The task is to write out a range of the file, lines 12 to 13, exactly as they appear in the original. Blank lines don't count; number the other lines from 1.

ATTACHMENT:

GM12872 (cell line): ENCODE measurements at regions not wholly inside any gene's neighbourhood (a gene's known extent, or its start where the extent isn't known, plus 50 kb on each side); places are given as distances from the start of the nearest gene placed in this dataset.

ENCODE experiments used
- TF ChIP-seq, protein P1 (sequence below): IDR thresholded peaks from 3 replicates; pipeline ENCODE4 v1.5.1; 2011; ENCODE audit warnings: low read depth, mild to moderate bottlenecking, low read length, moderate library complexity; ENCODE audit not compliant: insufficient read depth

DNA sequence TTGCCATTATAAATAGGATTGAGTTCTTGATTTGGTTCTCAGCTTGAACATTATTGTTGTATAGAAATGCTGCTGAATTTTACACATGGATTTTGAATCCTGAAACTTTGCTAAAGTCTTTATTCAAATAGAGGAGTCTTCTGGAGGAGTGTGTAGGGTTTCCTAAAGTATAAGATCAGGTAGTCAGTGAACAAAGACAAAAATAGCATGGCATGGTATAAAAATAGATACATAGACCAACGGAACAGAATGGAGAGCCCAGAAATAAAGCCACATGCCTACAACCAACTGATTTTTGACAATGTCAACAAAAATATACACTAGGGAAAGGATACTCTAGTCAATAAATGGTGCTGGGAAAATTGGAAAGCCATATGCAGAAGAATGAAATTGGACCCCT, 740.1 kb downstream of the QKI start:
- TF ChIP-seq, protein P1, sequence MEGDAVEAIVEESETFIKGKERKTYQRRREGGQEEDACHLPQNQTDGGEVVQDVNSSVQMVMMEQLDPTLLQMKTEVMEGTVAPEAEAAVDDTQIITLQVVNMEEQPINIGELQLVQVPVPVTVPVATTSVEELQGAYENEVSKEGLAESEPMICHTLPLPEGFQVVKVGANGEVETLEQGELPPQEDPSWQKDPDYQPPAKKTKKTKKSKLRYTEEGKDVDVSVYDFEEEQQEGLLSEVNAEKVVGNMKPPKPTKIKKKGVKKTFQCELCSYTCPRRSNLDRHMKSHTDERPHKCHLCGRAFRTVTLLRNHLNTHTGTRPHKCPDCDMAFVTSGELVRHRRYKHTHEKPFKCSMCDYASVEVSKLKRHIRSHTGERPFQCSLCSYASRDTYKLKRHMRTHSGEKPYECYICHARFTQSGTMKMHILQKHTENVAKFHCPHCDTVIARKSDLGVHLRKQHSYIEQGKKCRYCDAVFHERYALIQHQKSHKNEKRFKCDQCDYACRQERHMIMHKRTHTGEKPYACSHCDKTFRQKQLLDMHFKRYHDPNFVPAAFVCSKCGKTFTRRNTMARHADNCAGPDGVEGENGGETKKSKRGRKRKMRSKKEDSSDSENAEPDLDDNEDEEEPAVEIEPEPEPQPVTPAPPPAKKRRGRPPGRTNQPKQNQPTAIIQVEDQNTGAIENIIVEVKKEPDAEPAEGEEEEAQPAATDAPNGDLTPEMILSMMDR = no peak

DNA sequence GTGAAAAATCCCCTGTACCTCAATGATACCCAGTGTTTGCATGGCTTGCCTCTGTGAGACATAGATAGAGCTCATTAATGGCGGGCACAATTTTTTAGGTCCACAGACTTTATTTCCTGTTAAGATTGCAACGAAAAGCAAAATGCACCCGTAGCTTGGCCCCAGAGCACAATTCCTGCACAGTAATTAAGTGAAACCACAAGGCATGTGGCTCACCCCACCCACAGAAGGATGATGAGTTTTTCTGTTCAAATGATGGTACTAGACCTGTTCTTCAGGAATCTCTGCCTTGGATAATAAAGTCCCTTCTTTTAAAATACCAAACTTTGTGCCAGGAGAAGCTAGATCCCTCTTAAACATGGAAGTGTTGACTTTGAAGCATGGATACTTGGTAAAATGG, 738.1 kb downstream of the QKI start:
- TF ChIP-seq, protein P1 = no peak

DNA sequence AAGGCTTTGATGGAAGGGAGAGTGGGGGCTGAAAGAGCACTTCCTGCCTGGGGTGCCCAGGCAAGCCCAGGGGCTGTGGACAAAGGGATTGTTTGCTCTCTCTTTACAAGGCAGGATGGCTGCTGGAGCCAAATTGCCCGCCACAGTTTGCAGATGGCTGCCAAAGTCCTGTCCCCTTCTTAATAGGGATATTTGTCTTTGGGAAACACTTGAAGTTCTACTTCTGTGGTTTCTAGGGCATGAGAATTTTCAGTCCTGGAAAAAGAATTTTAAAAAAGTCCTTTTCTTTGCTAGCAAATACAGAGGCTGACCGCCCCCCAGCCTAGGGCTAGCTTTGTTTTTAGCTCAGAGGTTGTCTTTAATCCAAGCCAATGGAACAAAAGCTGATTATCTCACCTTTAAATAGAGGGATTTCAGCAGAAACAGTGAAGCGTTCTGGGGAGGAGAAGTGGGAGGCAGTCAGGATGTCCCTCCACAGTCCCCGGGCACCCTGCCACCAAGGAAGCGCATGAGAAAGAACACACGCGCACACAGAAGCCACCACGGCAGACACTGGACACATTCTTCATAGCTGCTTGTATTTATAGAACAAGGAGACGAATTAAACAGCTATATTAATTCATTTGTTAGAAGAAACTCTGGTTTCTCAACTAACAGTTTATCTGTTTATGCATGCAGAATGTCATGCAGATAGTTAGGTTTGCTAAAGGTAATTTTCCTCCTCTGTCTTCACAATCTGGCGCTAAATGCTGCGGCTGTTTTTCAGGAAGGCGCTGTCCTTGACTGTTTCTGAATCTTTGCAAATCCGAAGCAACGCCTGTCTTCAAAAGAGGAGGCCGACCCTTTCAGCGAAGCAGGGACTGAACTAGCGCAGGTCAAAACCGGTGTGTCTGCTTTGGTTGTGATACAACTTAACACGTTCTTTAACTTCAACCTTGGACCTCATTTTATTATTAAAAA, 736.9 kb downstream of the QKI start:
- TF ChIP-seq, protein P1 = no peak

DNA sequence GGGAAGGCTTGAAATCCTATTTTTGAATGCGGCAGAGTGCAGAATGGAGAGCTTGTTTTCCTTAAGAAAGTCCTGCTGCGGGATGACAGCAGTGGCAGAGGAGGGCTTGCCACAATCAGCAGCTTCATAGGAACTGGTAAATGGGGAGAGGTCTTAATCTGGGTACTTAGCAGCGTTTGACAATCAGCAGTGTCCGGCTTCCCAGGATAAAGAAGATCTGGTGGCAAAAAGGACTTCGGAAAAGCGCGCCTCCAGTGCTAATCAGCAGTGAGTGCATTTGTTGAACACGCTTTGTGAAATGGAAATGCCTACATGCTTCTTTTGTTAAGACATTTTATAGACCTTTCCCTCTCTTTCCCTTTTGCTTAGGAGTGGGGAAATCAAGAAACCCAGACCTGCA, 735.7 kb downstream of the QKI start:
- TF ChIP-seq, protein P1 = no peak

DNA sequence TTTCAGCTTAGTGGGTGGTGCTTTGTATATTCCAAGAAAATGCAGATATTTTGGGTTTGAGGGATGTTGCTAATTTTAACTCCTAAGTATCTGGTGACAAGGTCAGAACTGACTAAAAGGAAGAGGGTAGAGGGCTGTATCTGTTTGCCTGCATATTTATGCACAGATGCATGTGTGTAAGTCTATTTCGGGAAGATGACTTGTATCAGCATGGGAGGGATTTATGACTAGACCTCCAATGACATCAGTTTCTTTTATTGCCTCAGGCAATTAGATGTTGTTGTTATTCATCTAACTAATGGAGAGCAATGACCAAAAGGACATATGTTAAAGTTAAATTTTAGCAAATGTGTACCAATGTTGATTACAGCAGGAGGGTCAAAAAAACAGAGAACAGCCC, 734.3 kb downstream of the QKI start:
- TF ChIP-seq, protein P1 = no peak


DNA sequence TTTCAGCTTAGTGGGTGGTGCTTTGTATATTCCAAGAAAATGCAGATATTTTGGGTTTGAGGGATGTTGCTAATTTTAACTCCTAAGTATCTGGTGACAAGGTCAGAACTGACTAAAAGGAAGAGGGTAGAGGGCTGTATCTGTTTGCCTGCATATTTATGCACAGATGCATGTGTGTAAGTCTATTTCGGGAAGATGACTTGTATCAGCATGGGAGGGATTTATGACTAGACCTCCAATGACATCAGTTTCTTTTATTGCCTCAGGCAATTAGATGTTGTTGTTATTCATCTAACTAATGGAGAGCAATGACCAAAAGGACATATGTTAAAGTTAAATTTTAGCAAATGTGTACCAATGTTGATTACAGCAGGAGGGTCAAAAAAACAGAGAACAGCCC, 734.3 kb downstream of the QKI start:
- TF ChIP-seq, protein P1 = no peak